I am the People, the Mob

by Carl Sandberg

Sonic Analysis

I am the People, the Mob

I am the people—the mob—the crowd—the mass.

Do you know that all the great work of the world is done through me?

I am the workingman, the inventor, the maker of the world’s food and clothes.

I am the audience that witnesses history. The Napoleons come from me and the Lincolns. They die. And then I send forth more Napoleons and Lincolns.

I am the seed ground. I am a prairie that will stand for much plowing. Terrible storms pass over me. I forget. The best of me is sucked out and wasted. I forget. Everything but Death comes to me and makes me work and give up what I have. And I forget.

Sometimes I growl, shake myself and spatter a few red drops for history to remember. Then—I forget.

When I, the People, learn to remember, when I, the People, use the lessons of yesterday and no longer forget who robbed me last year, who played me for a fool—then there will be no speaker in all the world say the name: “The People,” with any fleck of a sneer in his voice or any far-off smile of derision.

The mob—the crowd—the mass—will arrive then.

  • The tone of the poem is optimistic. The story is narrated by mankind as a whole.
  • The repetition of "I forget" shows how humanity overcomes disasters and moves on.
  • This poem conveys strong imagery, evoking sensual responses, visually and auditory

Tonal Analysis

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I Am the People, the Mob by rxp6833

I am the People, the Mob

I am the people—the mob—the crowd—the mass.

Do you know that all the great work of the world is done through me?

I am the workingman, the inventor, the maker of the world’s food and clothes.

I am the audience that witnesses history. The Napoleons come from me and the Lincolns. They die. And then I send forth more Napoleons and Lincolns.

I am the seed ground. I am a prairie that will stand for much plowing. TONE SHIFT Terrible storms pass over me. I forget. The best of me is sucked out and wasted. I forget. Everything but Death comes to me and makes me work and give up what I have. And I forget.

Sometimes I growl, shake myself and spatter a few red drops for history to remember. Then—I forget.

TONE SHIFT

When I, the People, learn to remember, when I, the People, use the lessons of yesterday and no longer forget who robbed me last year, who played me for a fool—then there will be no speaker in all the world say the name: “The People,” with any fleck of a sneer in his voice or any far-off smile of derision.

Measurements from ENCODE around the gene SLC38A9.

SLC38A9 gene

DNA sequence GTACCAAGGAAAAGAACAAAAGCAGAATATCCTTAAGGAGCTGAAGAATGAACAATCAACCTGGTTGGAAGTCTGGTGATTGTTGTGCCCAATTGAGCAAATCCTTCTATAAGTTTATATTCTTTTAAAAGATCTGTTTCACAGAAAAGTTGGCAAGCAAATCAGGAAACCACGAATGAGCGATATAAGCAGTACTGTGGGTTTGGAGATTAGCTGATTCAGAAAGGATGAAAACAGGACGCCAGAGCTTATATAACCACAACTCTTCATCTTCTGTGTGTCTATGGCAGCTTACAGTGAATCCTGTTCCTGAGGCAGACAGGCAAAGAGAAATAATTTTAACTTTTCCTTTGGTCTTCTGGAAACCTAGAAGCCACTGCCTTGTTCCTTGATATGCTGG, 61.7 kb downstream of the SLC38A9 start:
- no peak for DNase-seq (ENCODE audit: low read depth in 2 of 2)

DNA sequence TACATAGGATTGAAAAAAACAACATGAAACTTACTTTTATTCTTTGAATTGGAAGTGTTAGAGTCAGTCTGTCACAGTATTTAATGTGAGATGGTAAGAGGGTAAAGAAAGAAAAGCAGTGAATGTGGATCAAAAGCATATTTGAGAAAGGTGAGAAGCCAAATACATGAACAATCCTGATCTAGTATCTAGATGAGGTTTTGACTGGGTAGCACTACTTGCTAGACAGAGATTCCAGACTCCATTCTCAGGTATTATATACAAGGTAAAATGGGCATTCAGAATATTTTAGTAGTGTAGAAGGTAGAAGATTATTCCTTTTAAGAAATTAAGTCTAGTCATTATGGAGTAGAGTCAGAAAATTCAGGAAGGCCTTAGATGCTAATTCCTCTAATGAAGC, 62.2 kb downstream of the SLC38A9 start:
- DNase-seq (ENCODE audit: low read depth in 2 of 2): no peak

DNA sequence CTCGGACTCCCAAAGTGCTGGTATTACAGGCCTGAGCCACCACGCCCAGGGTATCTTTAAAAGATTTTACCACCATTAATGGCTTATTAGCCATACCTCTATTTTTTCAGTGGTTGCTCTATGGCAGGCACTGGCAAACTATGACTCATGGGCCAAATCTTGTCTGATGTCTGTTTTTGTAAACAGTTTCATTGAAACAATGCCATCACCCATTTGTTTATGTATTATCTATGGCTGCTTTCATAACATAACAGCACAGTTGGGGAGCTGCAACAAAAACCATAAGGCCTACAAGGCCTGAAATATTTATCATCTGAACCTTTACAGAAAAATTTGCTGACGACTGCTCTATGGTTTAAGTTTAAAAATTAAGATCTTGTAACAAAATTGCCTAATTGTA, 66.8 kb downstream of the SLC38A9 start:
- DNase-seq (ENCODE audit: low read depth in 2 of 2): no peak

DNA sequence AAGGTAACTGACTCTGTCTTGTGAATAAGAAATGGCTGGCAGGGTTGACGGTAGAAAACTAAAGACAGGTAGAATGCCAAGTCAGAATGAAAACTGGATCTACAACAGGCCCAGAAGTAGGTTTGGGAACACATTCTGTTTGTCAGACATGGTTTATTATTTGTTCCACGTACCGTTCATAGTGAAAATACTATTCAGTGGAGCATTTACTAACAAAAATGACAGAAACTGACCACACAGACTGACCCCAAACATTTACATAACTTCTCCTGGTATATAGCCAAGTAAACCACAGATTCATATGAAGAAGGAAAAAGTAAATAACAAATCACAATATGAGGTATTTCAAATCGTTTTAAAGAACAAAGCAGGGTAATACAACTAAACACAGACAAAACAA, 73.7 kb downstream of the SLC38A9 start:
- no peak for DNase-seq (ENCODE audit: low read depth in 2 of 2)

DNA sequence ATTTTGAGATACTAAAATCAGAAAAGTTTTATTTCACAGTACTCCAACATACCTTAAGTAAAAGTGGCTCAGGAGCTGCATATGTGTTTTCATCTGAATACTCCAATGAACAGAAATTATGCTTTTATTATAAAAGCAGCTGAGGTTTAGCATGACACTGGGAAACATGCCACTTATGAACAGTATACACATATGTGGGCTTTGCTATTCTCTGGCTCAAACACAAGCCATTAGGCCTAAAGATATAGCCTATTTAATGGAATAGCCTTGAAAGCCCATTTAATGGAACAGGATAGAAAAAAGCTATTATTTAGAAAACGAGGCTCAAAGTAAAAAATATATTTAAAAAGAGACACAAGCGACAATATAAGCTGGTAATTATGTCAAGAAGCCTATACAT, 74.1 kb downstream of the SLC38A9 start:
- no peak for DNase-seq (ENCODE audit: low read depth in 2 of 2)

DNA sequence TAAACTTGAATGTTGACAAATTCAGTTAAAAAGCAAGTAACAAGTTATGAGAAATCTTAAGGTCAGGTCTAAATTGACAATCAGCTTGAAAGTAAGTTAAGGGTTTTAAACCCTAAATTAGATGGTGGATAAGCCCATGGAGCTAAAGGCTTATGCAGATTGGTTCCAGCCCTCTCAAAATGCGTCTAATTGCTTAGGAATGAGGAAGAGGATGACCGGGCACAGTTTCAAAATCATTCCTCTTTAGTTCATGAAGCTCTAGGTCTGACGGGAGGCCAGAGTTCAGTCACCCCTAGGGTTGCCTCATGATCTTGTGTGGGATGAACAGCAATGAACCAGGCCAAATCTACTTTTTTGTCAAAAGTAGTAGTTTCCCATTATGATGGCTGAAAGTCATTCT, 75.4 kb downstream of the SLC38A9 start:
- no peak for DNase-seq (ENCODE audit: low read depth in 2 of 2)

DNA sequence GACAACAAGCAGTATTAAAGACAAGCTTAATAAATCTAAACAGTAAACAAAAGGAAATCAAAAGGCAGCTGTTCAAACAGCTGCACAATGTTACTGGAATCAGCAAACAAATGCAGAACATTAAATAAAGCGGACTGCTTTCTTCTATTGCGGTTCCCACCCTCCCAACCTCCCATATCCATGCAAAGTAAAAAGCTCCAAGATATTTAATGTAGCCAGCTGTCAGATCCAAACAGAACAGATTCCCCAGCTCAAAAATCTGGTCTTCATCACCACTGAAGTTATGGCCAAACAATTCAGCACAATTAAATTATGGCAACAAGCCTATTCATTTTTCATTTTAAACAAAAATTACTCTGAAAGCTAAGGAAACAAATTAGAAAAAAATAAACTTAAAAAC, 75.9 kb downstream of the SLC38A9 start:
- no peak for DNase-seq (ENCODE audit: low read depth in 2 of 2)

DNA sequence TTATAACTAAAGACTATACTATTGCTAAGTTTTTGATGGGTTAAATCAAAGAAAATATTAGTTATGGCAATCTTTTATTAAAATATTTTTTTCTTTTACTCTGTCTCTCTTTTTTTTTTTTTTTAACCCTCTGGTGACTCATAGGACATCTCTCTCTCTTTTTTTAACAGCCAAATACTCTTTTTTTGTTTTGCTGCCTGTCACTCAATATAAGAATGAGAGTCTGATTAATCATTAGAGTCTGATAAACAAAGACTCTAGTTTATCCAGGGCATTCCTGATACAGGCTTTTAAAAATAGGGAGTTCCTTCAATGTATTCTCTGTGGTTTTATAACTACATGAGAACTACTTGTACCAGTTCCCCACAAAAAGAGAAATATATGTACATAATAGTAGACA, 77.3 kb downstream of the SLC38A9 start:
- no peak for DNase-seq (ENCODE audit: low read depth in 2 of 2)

The mob—the crowd—the mass—will arrive then.

  • At the first tone shift, the poem takes a more violent turn.
  • At the second tone shift, the poem becomes more forceful.
  • The poem should be read like this for maximum impact.

Artistic Connection

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Giora Feidman - Yiddisch Mazurka by rxp6833
  • This poem compares a society to a well oiled machine.
  • This type of poem is similar to Klezmer, a Jewish style of music.
  • Klezmer comes from the Hebrew words kli, which means tool and zemer, which means to make music. Klezmer, which means tool of music, is similar to this poem, which portrays soceity as a tool, which is exploited by a being which narrates the poem.

Thematic Connection

The poem has an underlying theme of optimism: Always hopeful for the future, the engine knows (or thinks) there will be another savior that will change the direction in which the world is heading right now.
  • It demonstrates the universal belief of destiny.
  • It demonstrates the personal belief of united society.

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Nothing Gold Can Stay by Robert Frost by rxp6833

Nothing Gold Can Stay, by Robert Frost

Nature's first green is gold,

Her hardest hue to hold.

Her early leaf's a flower;

But only so an hour.

Then leaf subsides to leaf.

So Eden sank to grief,

So dawn goes down to day.

Nothing gold can stay.